Sphinx luscitiosa , the Canadian Sphinx or Clemen's Sphinx, WO

The upperside of the forewing is yellowish gray in males and pale gray with a faint yellow tint in females. In both sexes, the dark border on the outer margin widens as it approaches the inner margin.

Sphinx poecila WO, the Poecila Sphinx

If you have blueberries in the woods, then you probably have the Poecila Sphinx. They are pretty common here on Prince Edward Island, and I suspect might be present around blueberry fields in Orange County. doubtful, generally more northerly

Smerinthini Tribe:

Amorpha juglandis USGS, the Walnut Sphinx

The adults are also highly variable; sometimes wings of an individual may be all one color or may have several colors, ranging from pale to dark brown, and may have a white or pink tinge. This is the first Sphinx species I reared as a boy in New Jersey. See the file for the female; she is different.

Pachysphinx modesta USGS, the Modest Sphinx or Poplar Sphinx

This moth has a large, heavy body, and females can be remarkably plump. They are common on Prince Edward Island. I rear some almost every year.

Paonias astylus WO, the Huckleberry Sphinx

Paonias astylus flies from March-September in Florida and from April-September in Louisiana. There is one brood northward from June-August. This appears to be an uncommon species. unlikely possibility

Paonias excaecata USGS, the Blinded Sphinx

Named for the dull grey-blue spot in the hindwing, this moth has a wide distribution and is probably common in Orange County.

I regularly see them on Prince Edward Island, and they are reported as far south as Florida.

Paonias myops SG/JC/ USGS, the Small-eyed Sphinx

Named for the small eye-spot in the hindwing, this moth has a wide distribution and is probably common in Orange County.

I regularly see them on Prince Edward Island, and they are reported as far south as Florida.

Smerinthus cerisyi WO, the Cerisyi's Sphinx

Smerinthus cerisyi, the one-eyed sphinx or Cerisyi's sphinx, (wingspan approximately 95mm) closely resembles Smerinthus jamaicensis, and in northern regions the two species overlap. This is a very easy Sphinx to rear. possibility, generally more northerly

Smerinthus jamaicensis USGS, the Twin-spotted Sphinx. Smerinthus jamaicensis closely resembles Smerinthus cerisyi, but jamaicensis is much smaller with larger blue patches on more vibrant and deeper purple in the lower wings. There are also distinct differences near the forewing apex. Note complete light arc on jamaicensis.

Macroglossinae subfamily


Dilophonotini tribe:

See Hemaris comparison to help distinguish the next three species.

Hemaris diffinis WO, the Snowberry Clearwing or Bumblebee Moth

This moth is widely distributed and has been reported to the north, east, south and west.

Hemaris gracilis WO, The Slender Clearwing or Graceful Clearwing

Hemaris gracilis is distinguished from similar species by a pair of red-brown bands on the undersides of the thorax, which varies from green to yellow-green dorsally and sometimes brown with white underneath. They have a red abdomen.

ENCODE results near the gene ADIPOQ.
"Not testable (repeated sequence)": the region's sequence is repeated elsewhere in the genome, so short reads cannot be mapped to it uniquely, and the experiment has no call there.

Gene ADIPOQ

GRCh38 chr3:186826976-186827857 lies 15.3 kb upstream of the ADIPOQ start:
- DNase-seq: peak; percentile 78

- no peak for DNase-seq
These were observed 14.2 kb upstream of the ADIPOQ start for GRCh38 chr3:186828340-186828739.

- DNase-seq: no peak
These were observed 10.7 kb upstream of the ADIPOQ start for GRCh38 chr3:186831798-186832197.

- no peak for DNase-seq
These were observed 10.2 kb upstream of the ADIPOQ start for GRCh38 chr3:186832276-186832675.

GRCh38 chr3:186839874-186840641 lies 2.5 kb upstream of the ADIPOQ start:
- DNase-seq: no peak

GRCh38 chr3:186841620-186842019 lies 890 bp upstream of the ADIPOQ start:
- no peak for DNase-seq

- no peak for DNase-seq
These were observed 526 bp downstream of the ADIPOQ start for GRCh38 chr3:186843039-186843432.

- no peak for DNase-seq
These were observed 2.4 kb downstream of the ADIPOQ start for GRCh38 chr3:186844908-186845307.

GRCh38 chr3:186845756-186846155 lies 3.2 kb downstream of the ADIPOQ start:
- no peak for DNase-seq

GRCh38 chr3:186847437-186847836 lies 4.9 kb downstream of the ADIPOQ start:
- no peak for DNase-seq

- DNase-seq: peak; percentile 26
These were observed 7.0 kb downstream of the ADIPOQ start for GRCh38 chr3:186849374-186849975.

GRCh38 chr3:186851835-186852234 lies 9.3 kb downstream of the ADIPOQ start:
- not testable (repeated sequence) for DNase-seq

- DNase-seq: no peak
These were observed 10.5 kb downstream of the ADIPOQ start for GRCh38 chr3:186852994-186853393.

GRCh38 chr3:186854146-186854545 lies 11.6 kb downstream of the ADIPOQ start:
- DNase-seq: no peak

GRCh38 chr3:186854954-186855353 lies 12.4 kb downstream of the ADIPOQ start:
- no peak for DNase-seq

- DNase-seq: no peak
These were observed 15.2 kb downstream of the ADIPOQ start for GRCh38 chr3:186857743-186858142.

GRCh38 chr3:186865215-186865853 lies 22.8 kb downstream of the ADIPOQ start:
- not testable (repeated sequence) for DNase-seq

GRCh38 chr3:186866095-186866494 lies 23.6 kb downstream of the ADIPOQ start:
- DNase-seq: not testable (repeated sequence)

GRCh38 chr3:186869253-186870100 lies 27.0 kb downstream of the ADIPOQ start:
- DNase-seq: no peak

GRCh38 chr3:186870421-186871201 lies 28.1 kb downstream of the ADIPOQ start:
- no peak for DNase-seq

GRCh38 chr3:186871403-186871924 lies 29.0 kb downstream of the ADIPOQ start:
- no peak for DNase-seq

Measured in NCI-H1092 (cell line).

Hemaris thysbe USGS, the Hummingbird Clearwing

It is not difficult to see why many gardeners would mistake an Hemaris thysbe moth for a small hummingbird as it hovers, sipping nectar from flowers through a long feeding tube.

Philampelini tribe:

Eumorpha achemon WO, the Achemon Sphinx

This moth is reported for Essex (Boxford, June 18, 1997), and it is fairly often reported along the coast from southern New Jersey to central Maine.
Note the differences between this moth and the Pandorus Sphinx.

Eumorpha pandorus USGS, the Pandorus Sphinx

If you have Grape or Virginia Creeper nearby, then you probably have this species. I often get asked to identify larvae from areas where they have not previously been reported.

Macroglossini tribe:

Amphion floridensis USGS, the Nessus Sphinix

This day flier is widely distributed in New York. The adult Nessus sphinx, which flies during the day and at dusk, has two bright yellow bands on the tufted abdomen.

Darapsa choerilus USGS, the Azalea Sphinx

They are common in New Jersey and common here on Prince Edward Island.

You will often see this species listed as Darapsa pholus, especially in older literature.

Darapsa myron USGS, the Virginia Creeper Sphinx or the Grapevine Sphinx
It is widely reported from Florida as far north as southern Maine. If you have the foodplants indicated in the common names, you probably have this species nearby.

Darapsa versicolor USGS, the Hydrangea Sphinx

If you have hydrangea growing near a stream, then you may have the Hydrnagea Sphinx.

Deidamia inscriptum WO, the Lettered Sphinx

This species has been recorded in eastern and western New York, and has been reported to the south so should be present. It is generally absent to the north so would be uncommon, although I have reports from Ontario, Canada.

Hyles gallii USGS, the Bedstraw Hawk Moth or Gallium Sphinx

Hyles gallii ranges coast to coast in Canada (into the Yukon) and southward along the Rocky Mountains into Mexico. It is also widely distributed throughout Europe and Asia.

Hyles lineata USGS, the White-lined Sphinx

The forewing upperside is dark olive brown with paler brown along the costa and outer margin, a narrow tan band running from the wing tip to the base, and white streaks along the veins.

Sphecodina abbottii WO, the Abbott's Sphinx

This moth is very much under reported across the United States. It is a rapid day flier so is probably not in too many collections.

Grape is a popular larval host.

Enjoy some of nature's wonderments, giant silk moth cocoons. These cocoons are for sale winter and fall. Beautiful Saturniidae moths will emerge the following spring and summer. Read Actias luna rearing article. Additional online help available.

Eggs of many North American species are offered during the spring and summer. Occasionally summer Actias luna and summer Antheraea polyphemus cocoons are available. Shipping to US destinations is done from with in the US.